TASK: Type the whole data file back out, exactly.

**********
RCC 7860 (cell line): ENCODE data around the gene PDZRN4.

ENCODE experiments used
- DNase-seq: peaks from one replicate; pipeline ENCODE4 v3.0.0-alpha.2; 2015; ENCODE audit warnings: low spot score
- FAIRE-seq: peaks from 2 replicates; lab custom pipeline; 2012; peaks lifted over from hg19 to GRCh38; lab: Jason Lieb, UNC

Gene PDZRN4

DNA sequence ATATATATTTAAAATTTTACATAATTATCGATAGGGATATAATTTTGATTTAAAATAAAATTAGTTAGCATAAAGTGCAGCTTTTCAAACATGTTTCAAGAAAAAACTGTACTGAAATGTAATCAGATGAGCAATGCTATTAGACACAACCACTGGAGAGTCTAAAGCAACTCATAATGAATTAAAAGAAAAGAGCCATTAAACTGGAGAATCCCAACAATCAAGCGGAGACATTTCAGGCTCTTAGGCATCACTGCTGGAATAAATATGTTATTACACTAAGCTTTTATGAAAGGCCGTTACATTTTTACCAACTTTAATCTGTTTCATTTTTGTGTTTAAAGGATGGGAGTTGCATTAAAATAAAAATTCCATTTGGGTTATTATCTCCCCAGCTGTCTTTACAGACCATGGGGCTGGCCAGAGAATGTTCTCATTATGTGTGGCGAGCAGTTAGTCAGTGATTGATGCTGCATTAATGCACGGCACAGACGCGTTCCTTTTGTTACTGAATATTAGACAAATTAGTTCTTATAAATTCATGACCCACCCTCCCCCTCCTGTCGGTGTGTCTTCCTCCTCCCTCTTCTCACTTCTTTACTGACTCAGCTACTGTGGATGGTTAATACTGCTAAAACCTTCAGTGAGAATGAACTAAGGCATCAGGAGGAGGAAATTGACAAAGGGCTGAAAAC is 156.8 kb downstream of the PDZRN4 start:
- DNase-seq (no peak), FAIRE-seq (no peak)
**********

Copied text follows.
RCC 7860 (cell line): ENCODE data around the gene PDZRN4.

ENCODE experiments used
- DNase-seq: peaks from one replicate; pipeline ENCODE4 v3.0.0-alpha.2; 2015; ENCODE audit warnings: low spot score
- FAIRE-seq: peaks from 2 replicates; lab custom pipeline; 2012; peaks lifted over from hg19 to GRCh38; lab: Jason Lieb, UNC

Gene PDZRN4

DNA sequence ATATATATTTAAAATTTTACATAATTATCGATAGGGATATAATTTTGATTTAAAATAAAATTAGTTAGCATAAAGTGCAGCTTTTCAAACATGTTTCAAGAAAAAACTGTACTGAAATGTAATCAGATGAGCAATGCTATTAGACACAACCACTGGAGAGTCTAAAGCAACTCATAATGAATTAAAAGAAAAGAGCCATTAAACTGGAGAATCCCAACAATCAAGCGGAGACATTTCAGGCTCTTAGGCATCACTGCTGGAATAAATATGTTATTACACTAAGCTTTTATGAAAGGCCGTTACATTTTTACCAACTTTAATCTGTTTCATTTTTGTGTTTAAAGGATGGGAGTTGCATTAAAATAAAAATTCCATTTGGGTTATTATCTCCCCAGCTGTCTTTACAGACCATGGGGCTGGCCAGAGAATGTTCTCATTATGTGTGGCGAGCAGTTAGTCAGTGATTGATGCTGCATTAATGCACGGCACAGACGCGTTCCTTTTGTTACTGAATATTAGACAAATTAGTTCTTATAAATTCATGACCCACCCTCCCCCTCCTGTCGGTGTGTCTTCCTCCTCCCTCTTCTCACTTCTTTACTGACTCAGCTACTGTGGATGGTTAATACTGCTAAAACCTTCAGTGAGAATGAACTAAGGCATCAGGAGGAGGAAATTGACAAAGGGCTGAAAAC is 156.8 kb downstream of the PDZRN4 start:
- DNase-seq (no peak), FAIRE-seq (no peak)